Groundwater restoration following in-situ recovery (ISR) mining of uranium

Omar Ruiz, Bruce Thomson, José M. Cerrato, Lucia Rodriguez-Freire

Research output: Contribution to journalArticlepeer-review

2 Scopus citations

Abstract

From 1950 through the early 1980's New Mexico accounted for roughly half of domestic uranium (U) production for the nuclear power industry and the nation's weapon programs. Increased interest in nuclear energy has led to proposals for renewed development using both underground mining and uranium in situ recovery (ISR). When feasible, ISR greatly reduces waste generated by the mining and milling processes, however, the ability to restore ground water to acceptable quality after ISR ends is uncertain. This research investigated two methods of stabilizing an aquifer following ISR. Batch and column studies were performed to evaluate chemical and biological methods of stabilization. Columns packed with ore were first leached with an aerated NaHCO3 ground water solution to simulate ISR. Constituents present at elevated concentrations after leaching included molybdenum (Mo), selenium (Se), U, and vanadium (V). Chemical stabilization was studied by passing a phosphate (PO4 3-) amended solution through the ore to achieve passivation of mineral surfaces by P precipitates. Microbial stabilization was studied by passing a lactate solution through the ore to stimulate growth of anaerobic metal- and sulfate-reducing organisms to reduce U and other elements to less soluble phases. Analyses of the solids from the columns after completion of these experiments by X-ray photo electron spectroscopy (XPS) identified phosphate on samples near the column inlet of the chemically stabilized columns. Microbial populations were characterized by Illumina DNA sequencing and confirmed the presence of metal- and sulfate-reducing organisms. Neither chemical nor microbial stabilization method achieved contaminant immobilization, which is believed due to limited mixing of the stabilization solutions with the contaminated leach solutions. These results emphasize that ground water hydrodynamics, especially mixing, must be considered in aquifer restoration of soluble constituents.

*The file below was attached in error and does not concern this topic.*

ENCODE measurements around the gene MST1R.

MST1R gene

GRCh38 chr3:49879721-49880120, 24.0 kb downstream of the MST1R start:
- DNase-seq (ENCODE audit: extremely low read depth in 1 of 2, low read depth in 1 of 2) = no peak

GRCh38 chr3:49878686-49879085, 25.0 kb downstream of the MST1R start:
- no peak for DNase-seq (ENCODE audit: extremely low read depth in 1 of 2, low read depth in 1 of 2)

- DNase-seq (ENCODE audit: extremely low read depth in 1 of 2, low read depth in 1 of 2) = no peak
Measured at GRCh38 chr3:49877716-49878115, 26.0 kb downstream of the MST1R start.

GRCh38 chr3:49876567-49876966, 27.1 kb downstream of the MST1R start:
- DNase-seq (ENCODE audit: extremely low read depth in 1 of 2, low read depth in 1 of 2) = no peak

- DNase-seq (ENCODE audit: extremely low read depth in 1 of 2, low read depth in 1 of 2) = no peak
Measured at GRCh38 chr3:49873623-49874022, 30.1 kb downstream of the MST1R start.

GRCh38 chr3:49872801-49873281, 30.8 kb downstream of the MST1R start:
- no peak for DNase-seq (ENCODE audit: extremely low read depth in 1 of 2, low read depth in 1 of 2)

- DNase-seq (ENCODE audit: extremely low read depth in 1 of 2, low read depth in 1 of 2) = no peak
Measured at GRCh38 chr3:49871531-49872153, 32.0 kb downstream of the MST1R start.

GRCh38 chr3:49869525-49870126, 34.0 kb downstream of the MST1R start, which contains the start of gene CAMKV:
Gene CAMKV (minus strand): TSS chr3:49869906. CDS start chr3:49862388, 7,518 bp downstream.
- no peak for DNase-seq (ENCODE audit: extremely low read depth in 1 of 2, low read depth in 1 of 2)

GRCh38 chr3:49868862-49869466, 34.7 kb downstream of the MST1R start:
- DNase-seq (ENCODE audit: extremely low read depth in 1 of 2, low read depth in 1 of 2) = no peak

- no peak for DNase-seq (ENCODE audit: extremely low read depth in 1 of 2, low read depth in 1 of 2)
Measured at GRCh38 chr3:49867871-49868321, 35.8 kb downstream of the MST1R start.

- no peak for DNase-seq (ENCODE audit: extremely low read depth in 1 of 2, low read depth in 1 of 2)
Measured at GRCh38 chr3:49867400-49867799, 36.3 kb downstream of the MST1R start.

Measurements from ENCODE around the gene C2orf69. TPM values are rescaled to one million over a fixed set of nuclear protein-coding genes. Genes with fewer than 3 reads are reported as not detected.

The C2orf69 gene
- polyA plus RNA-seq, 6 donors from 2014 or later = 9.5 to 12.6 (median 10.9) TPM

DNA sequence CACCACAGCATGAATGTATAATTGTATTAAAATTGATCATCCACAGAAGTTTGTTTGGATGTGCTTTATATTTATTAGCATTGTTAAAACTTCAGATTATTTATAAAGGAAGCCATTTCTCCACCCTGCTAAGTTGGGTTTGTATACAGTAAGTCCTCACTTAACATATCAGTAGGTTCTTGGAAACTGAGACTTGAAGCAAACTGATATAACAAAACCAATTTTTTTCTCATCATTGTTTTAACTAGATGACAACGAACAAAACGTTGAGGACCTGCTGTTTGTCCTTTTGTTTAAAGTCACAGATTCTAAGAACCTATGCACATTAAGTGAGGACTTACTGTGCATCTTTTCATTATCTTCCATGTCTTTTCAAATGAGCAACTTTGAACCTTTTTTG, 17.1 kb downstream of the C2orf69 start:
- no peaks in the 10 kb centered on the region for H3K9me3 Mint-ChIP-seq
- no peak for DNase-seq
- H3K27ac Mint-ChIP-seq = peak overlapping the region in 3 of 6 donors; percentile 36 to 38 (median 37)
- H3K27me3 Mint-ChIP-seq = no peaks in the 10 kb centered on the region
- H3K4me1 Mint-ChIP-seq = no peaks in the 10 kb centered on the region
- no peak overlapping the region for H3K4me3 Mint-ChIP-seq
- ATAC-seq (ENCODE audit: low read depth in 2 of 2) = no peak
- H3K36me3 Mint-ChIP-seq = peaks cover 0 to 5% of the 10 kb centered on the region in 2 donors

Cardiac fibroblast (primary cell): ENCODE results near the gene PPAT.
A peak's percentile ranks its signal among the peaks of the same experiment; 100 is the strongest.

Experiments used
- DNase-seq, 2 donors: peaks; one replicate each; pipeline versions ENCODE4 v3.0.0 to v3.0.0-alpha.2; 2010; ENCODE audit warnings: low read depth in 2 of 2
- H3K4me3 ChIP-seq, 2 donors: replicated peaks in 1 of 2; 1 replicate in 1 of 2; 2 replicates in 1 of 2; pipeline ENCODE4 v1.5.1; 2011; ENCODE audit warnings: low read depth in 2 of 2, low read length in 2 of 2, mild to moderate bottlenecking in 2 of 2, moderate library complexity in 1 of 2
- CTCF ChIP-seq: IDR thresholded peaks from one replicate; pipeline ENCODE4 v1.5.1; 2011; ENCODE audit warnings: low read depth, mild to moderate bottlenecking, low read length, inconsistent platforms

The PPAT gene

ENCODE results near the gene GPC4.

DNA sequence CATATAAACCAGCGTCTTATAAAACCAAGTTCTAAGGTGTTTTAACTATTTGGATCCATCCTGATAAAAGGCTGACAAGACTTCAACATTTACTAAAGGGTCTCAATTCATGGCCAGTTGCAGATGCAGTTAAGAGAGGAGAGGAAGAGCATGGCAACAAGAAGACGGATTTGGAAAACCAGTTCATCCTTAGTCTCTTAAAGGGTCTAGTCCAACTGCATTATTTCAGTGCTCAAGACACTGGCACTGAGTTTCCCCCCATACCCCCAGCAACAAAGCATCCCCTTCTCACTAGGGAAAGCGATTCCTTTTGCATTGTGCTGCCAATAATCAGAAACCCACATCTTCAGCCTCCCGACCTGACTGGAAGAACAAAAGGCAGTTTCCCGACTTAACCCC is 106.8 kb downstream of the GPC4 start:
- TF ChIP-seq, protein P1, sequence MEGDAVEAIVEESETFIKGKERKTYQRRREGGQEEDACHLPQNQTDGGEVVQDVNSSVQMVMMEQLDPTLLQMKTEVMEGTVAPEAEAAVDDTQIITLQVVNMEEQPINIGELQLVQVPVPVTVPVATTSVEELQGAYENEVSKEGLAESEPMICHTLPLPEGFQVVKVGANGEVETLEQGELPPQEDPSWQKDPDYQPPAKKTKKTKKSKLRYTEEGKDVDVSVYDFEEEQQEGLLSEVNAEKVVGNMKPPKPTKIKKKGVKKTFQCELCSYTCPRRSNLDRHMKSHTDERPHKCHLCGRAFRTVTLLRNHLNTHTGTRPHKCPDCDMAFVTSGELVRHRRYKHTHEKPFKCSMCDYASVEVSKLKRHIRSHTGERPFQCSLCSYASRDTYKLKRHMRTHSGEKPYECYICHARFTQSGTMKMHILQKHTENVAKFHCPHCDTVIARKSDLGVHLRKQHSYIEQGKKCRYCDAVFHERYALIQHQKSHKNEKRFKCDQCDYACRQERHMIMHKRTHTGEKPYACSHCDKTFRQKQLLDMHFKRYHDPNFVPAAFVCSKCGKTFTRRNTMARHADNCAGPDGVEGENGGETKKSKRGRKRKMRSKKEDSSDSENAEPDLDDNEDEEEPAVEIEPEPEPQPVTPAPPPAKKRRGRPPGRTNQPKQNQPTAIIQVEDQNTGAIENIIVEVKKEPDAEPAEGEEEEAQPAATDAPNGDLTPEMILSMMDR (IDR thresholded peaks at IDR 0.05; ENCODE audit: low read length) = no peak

Original languageEnglish (US)
Article number104418
JournalApplied Geochemistry
Volume109
DOIs
StatePublished - Oct 2019

All Science Journal Classification (ASJC) codes

  • Environmental Chemistry
  • Pollution
  • Geochemistry and Petrology

Keywords

  • Aquifer stabilization
  • Ground water restoration
  • In-situ leach mining
  • In-situ recovery
  • Uranium

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